Jeffrey Le Sage isn’t your usual tech founder. His background is in the practice of law, not engineering. He cut his teeth writing contracts, not code. Although he has lived in California for years, Los Angeles—not Silicon Valley—is where he calls home.
Yet, his experiences provide him with a unique perspective on the startup world; specifically, employee equity. After two decades wading through the moral quandaries, administrative headaches and tax inefficiencies sometimes associated with the field, he went on to found Liquid Stock, a fintech startup that aims to improve access to liquidity for employees of pre-IPO companies.
To understand why Liquid Stock exists, we have to roll the clock back to the Dot Com bubble of the late 1990s.
From $150 million to $75 million to nothing
After becoming an attorney, Le Sage joined Gibson, Dunn & Crutcher, where he worked in the investment arm of the firm, counseling companies on venture capital, M&A and securities. His role granted him unparalleled access to some of the world’s most exciting and fastest-growing companies. But, he didn't think everything he saw was good.
Toward the end of the late 1990s boom, he was helping a company prepare for its IPO. All the analyses and forecasts were positive and, following the IPO, the company was predicted to be worth $150 million. However, the market had other ideas. The bubble burst and the company's valuation began to plummet, dropping from $150 million to $75 million to $50 million, and, finally, to zero.
“Unfortunately for that team, none of them had access to pre-IPO liquidity, either from a tax planning perspective or a liquidity and diversification perspective,” Le Sage said. If they had, their outcome may have been different. It would take years for things to change in the equity landscape, but eventually the market changed.
Four eras of equity
Since the Dot Com bubble burst, we have moved through four distinct eras of employee equity, according to Le Sage:
- The Wild West
- The Dark Ages
- The Awakening
- The Renaissance
The first real changes emerged between 2005 and 2013, predominantly driven by the evolution of one well-known social networking company. It was growing rapidly and its valuation ballooned. With the company's IPO only coming towards the end of the timeframe, the business opted to allow secondary trading.
Back then, the secondary market was opaque and technologically immature, according to La Sage. There was a widespread between market pricing and people tried to take advantage of it.
This was what La Sage calls the “Wild West” of employee equity. Following the social networking company’s IPO, there was significant backlash from other large technology companies. They locked employees down, refusing to re-up their stock options plans, and instituted transfer restrictions on existing options. Other companies followed their lead, rolling out equally harsh employee equity programs.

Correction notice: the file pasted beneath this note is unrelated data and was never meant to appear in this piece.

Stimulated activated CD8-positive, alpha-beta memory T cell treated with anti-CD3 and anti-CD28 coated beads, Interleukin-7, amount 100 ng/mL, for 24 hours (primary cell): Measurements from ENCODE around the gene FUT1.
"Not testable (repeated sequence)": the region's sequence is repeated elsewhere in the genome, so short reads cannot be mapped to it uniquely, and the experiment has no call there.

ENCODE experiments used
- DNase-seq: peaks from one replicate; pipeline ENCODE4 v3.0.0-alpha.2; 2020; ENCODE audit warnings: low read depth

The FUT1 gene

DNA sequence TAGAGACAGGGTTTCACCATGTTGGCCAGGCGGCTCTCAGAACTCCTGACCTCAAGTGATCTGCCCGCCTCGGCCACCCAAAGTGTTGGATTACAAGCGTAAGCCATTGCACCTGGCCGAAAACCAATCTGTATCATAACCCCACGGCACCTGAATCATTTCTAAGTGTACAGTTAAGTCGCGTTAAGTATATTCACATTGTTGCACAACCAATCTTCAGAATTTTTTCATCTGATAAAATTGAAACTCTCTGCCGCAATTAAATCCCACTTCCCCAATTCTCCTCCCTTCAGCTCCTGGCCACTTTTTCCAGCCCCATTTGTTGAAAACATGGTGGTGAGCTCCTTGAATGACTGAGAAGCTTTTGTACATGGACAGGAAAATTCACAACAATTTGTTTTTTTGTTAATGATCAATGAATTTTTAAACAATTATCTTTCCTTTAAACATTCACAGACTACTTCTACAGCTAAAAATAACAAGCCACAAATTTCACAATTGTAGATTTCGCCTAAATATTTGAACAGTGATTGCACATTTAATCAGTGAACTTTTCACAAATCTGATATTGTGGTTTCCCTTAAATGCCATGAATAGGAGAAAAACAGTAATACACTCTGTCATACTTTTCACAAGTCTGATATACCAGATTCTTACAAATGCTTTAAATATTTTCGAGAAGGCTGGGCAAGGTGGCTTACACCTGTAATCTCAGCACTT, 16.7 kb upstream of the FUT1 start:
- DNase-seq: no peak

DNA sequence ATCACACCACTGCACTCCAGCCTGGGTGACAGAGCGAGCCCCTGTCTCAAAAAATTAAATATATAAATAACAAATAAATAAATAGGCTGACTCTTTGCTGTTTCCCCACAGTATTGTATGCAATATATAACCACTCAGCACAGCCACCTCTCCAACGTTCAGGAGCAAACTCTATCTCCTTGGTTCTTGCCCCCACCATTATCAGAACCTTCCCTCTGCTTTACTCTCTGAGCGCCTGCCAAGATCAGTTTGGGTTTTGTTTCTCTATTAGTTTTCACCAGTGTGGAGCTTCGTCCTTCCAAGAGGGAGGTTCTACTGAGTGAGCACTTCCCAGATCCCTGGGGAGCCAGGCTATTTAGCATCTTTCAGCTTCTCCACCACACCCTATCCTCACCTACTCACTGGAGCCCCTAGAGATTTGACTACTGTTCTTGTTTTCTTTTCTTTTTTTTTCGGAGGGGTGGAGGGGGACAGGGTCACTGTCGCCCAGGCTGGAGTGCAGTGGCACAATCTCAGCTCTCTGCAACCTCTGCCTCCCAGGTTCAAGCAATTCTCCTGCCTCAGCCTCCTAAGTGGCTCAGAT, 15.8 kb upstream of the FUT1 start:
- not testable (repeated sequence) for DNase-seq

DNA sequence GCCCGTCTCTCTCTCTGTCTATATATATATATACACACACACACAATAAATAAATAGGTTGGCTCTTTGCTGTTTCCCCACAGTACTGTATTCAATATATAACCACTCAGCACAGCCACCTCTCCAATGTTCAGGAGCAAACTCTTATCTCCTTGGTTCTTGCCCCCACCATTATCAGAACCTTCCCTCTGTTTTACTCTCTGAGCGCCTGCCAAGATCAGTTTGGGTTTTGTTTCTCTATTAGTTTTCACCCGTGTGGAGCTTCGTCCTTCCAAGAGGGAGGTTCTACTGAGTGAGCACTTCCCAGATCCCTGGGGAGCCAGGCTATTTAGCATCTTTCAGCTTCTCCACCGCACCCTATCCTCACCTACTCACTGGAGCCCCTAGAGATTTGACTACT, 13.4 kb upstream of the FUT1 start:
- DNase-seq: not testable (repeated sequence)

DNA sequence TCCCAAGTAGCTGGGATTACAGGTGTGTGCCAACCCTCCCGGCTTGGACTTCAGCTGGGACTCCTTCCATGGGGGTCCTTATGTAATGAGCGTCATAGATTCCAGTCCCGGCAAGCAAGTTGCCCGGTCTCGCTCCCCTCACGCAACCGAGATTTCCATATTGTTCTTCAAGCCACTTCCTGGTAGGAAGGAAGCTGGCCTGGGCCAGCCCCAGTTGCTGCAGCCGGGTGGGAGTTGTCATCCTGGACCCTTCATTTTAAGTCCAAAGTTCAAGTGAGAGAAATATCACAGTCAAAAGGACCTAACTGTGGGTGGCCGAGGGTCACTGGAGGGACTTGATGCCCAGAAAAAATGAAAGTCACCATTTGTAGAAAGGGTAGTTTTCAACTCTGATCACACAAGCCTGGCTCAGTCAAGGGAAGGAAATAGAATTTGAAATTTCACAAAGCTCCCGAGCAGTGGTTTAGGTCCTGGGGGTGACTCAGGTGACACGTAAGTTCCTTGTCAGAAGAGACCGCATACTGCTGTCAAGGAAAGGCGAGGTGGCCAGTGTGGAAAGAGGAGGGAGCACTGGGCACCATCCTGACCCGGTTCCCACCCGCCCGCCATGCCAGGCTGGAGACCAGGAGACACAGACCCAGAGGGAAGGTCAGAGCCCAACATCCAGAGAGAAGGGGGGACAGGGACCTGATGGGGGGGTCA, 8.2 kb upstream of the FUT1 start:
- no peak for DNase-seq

Le Sage calls this era the “Dark Ages.”
Right around this time, Le Sage left Gibson, Dunn & Crutcher to found his own private equity firm. Working with his portfolio companies, he noticed a shift in the equity conversation. Increasingly, founders and leaders were waking up to the importance of employee experience—which La Sage refers to as “The Awakening.”
Perhaps, unsurprisingly, some companies began to realize that restrictive equity plans may not have a positive impact on morale. Some began experimenting with annual tender offers and other similar liquidity mechanisms. But, La Sage said, there was a problem.
“They still weren’t doing it in a tax-efficient manner and they were making their employees sell,” Le Sage explained. “Even though they had the right idea, there was inefficiency and misalignment between employees and company.”
That brings us to the last of Le Sage’s eras: “The Renaissance”
Several companies are currently attempting to fix the challenges founders experienced during “The Renaissance.” Liquid Stock is one of them. It helps employees at pre-IPO companies unlock value tied up in options by advancing businesses money to buy shares and pay taxes.
While Le Sage can see the appeal in his venture, he knows it’s going to be a heavy lift to win over an industry set in its ways.
“We're clearly in an education phase right now,” he explained. “We're educating the market on a new way to think about this. But, I think the lifecycle of a company will eventually include some form of share ownership program, either in advance of tender offers or in combination with tender offers.”
What you’ll learn from this episode:
- How some entrepreneurs became fixated on retention: “As a lawyer advising companies, I heard people say they wanted to keep their employees where they are and stop them from exercising their options,” said La Sage. “I heard some people justify it saying they were protecting their employees from the vultures.”
- Why employee-first cultures may be on the rise: “You're seeing companies led by employee-first cultures,” said La Sage” “They realized that they have to take care of their people. You can't just forget them, tie them down, and assume that they're going to remain contributors to your company.
- The advantage of turning options holders into shareholders: “One large eCommerce company had a massive unforeseen dividend,” said La Sage. “A bunch of employees who had exercised their options participated in that dividend because they were shareholders. The others hadn't and missed out.”
Interested in learning how Shareworks can help with your next liquidity event? Get in touch with our team today!